The main thing working against this snow… well, two things, actually… the first being the time of year. But on top of the time of year, the storm is primarily taking a west-to-east storm track, which doesn’t allow it the opportunity to tap into Gulf and Atlantic moisture until it has passed us by. In addition, models show this storm rapidly intensifying as it gets to our east off the coast, which will serve in this case to cause the snow to consolidate offshore, which in turn will cause the pcp to basically shut off in these parts by mid-day. Still could be some commuting issues for early risers tomorrow morning, but by mid-day things should be fine. As a side note, BCPS are already a 1/2-day… so I’m a bit worried they may just pull the plug all together on the kids. Obviously, a delayed opening is not in the cards for BCPS.

For folks that follow this a bit more closely, another little tidbit. Another factor working against a heavy snow is the jet stream “upstream”… to our west. It’s relatively flat, meaning there’s no big northward rise (a ridge)… which in turn keeps it also oriented more or less flat (west-to east) here as well. Our big storms usually involve a jet stream that has a pronounced southward dip (a trof) over the eastern U.S., but in order to get a deep trof you usually need an equally strong ridge in the jet stream over the western U.S. Without that western ridge, it’s a tall order to get a big Nor’easter to form and move up the East Coast.

OK… on top of that, we have a clipper coming through Saturday night. And this may actually end up producing a bit more snow than Thursday night’s event. Still not a big deal… and inch or two, but I’m half expecting the Saturday night snow to end up being more noteworthy, if merely for the reason that it will be hitting at night.

BTW, our parting taste of winter this weekend will be replace by spring-like warmth just in time for the work week!

About this week…

Drought Monitor shift is over… let the drought detox begin…though it really wasn’t too bad this go around. We’ve all got spring fever… so naturally, winter’s not going to let go easily. Models have actually been teasing a snow for this week for quite some time, but given the March sun angle and general overall warmth in the lower 48, I adopted a wait-and-see attitude. I’ve waited and seed it long enough. We may be dealing with a late-season snow event for the end of the week.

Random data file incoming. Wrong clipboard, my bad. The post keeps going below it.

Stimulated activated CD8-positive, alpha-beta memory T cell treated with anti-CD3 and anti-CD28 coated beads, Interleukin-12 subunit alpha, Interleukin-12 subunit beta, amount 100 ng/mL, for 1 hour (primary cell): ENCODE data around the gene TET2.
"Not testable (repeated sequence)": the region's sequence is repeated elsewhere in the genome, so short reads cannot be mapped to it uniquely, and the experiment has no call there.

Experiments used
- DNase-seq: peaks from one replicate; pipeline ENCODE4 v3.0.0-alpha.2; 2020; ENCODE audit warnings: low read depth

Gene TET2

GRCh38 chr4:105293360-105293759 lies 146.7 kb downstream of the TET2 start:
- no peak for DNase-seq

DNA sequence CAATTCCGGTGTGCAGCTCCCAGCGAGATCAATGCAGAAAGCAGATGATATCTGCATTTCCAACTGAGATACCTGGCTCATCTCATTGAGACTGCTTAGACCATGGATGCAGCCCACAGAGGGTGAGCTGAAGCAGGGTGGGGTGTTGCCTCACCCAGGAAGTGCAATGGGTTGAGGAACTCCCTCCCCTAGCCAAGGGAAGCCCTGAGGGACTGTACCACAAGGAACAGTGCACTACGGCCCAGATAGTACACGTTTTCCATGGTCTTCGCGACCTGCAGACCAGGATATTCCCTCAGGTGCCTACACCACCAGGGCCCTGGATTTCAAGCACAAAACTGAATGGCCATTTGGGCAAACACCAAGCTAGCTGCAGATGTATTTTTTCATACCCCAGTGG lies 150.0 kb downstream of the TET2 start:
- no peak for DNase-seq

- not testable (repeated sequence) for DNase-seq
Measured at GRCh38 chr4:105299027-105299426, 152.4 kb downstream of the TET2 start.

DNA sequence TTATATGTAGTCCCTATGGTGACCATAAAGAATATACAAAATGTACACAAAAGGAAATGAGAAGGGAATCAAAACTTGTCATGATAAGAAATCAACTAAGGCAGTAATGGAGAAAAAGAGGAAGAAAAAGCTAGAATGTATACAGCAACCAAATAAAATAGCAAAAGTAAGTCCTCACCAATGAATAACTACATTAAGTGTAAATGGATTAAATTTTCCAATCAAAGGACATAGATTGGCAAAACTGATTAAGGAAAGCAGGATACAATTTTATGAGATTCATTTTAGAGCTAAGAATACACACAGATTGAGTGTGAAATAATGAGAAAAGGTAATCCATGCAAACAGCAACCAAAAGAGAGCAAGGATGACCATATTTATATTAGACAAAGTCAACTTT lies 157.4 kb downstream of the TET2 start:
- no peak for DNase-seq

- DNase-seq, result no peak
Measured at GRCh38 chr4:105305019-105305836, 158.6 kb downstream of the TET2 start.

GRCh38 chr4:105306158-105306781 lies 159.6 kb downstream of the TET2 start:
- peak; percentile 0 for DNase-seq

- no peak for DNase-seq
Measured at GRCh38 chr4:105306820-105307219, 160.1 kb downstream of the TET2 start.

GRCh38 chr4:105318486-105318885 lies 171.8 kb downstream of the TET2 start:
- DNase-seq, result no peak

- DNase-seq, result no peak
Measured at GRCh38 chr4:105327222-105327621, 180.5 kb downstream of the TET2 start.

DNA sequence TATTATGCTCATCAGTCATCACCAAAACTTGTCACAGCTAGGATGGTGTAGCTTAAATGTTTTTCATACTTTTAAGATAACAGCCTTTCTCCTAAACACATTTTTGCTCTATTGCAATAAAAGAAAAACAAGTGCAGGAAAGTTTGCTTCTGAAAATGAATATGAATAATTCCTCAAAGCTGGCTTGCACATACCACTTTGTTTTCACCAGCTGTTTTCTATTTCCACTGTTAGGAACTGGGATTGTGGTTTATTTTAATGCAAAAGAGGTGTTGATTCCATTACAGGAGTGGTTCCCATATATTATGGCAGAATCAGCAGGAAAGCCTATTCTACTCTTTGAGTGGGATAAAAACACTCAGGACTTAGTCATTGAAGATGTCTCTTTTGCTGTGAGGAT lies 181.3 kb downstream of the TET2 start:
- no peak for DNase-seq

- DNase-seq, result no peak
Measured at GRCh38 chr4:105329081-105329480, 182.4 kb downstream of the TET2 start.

I’m not going to get too crazy with the email. Strong cold front will come through on Wednesday, and then… well… it will get colder. Go figure! Hopefully all the stink bugs will bust out of hibernation just in time to get zapped. Anyways, after the cold air settles over the eastern U>S., models show an area of low pressure tracking from the Mississippi Delta to the Virginia/Carolina Coast Thrs night into Friday. How far north/south this thing tracks will — like always — determine what we get and how much.

Early look at the models… the latest Canadian has an impressive snowstorm for the Mid-Atlantic, with notable accumulations extending well into southern PA and “jackpot” in srn MD/nrn VA/DC. The GFS is much lighter… albeit still with accumulations, and it too has a swatch of heavier snow across south-central VA and srn MD. The European (from last night) keeps most of this to our south, with little significant snow accumulation.

I’ll add we are getting to the time of year where in order to get accumulating snow, you almost have to get the snow to fall at night… since the sun still manages to burn thru clouds to some extent and warm the ground. The Canadian has most of the snow falling during the day Friday, while the GFS is a bit faster, with the snow falling Thrs night.